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Bodily Distress Syndrome (BDS)

Bodily Distress Syndrome (abbreviated 'BDS') is a new diagnosis which until now primarily has been used in connection with scientific work.

People suffering from Bodily Distress Syndrome experience many discomforts every day.

Typical symptoms are:

  • Headache
  • Pain in the back, muscles, joints
  • Stomach problems
  • Shortness of breath
  • Fatigue

For some patients, the symptoms are so severe that they are unable to manage their job, and even simple daily chores like grocery shopping, washing up or vacuuming may seem insurmountable.

Some BDS patients have been diagnosed with fibromyalgia, chronic whiplash, irritable bowel syndrome, chronic pain disorder and others. These conditions may all be categorised as BDS subtypes.

How is BDS diagnosed?

Through examinations, interviews and the medical history, we can assess whether a patient meets the criteria for suffering from BDS. The GP assesses the complexity of the symptoms and whether the symptoms could be caused by a specific disease, e.g. whether joint pain can be explained by arthritis or whether a shortness of breath could be caused by asthma.

If the symptoms are better explained by another disease, they cannot be labelled BDS. The diagnosis is therefore exclusively made on the basis of the symptoms, their complexity and duration. Currently, no single examination exists, e.g. a blood test or a scan, which can tell us whether someone suffers from BDS.

Single-organ or multi-organ type?

BDS is divided into a 'single-organ' type and a 'multi-organ' type. The difference between the two lies in the number of bodily systems that are affected by the disorder. All symptoms do not need to be present at the same time.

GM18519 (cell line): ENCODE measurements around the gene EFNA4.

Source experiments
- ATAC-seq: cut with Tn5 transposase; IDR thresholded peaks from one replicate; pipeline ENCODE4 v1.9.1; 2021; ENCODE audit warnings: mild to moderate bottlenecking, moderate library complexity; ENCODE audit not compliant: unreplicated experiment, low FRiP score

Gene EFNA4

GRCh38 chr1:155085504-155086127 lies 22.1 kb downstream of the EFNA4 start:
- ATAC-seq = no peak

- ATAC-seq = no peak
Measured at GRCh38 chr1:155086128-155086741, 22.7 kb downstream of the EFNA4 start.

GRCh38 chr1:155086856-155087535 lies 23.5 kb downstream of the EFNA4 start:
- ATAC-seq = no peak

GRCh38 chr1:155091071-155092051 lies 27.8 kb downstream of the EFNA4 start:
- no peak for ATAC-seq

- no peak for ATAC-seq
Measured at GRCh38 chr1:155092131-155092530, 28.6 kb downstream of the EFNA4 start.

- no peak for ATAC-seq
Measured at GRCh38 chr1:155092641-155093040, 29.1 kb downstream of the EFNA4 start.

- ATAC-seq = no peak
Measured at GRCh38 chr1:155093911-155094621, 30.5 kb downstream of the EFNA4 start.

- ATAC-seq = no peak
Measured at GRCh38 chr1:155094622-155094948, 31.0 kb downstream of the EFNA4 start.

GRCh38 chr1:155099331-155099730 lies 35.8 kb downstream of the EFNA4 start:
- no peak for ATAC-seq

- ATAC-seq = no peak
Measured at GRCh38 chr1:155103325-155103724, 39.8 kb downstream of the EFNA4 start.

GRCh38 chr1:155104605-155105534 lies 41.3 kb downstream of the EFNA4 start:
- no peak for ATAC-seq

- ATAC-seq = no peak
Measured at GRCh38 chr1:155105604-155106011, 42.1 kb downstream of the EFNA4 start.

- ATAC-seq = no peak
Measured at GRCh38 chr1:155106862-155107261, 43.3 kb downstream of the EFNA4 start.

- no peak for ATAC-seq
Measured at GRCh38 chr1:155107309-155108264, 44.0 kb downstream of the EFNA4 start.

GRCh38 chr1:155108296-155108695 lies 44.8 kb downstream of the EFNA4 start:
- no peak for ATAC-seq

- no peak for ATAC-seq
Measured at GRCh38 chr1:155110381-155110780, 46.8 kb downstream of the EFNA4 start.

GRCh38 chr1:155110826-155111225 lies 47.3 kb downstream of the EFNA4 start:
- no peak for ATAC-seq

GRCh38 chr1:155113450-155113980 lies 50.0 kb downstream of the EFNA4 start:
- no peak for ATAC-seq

Additionally, the patients must be so impeded by their symptoms that these affect their way of living. The majority of BDS patients manage far less than they were able to before they fell ill.

Even though all patients with severe BDS experience symptoms from several symptom groups, it may be the symptoms from a specific group that cause the most problems. Therefore, BDS patients may be facing a range of different problems in everyday life, depending on whether it is fatigue, back pain or diarrhoea that cause most distress. Even though there are many common features among BDS patients, the disorder has many faces.

At the Research Clinic for Functional Disorders and Psychosomatics, all patients involved in preliminary examinations are checked for BDS, psychiatric disorders and other diseases. We know that 1 in 3 BDS patients suffers from anxiety or depression. If you suffer from anxiety or depression and BDS, life becomes very difficult. Consequently, it is important that this is discovered so the patient can get the right treatment. 

Other names for BDS

We find patients with functional disorders in all of our hospital wards. Medical specialists have developed various diagnoses for patients with functional disorders. Therefore, some BDS patients experience that they get different diagnoses, which can be very confusing.

Some patients have been diagnosed with one or several of the following:

  • Fibromyalgia
  • Chronic Fatigue Syndrome
  • Irritable Bowel Syndrome
  • Chronic Pain Disorder
  • Somatisation
  • Multiple Chemical Sensitivity
  • Chronic Acute Whiplash Associated Disorders

BDS: one diagnosis

Recent research indicates that the various diagnoses are subtypes of the same disorder. Studies have shown that patients often experience the same symptoms in spite of the different diagnoses. For example, a patient with fibromyalgia may also have stomach problems and suffers from fatigue. A patient with Chronic Fatigue Syndrome may likewise experience muscle pain and rapid heartbeat. The many different diagnoses indicate that BDS is multi-factorial, as described in the above.

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Revised 2013.08.06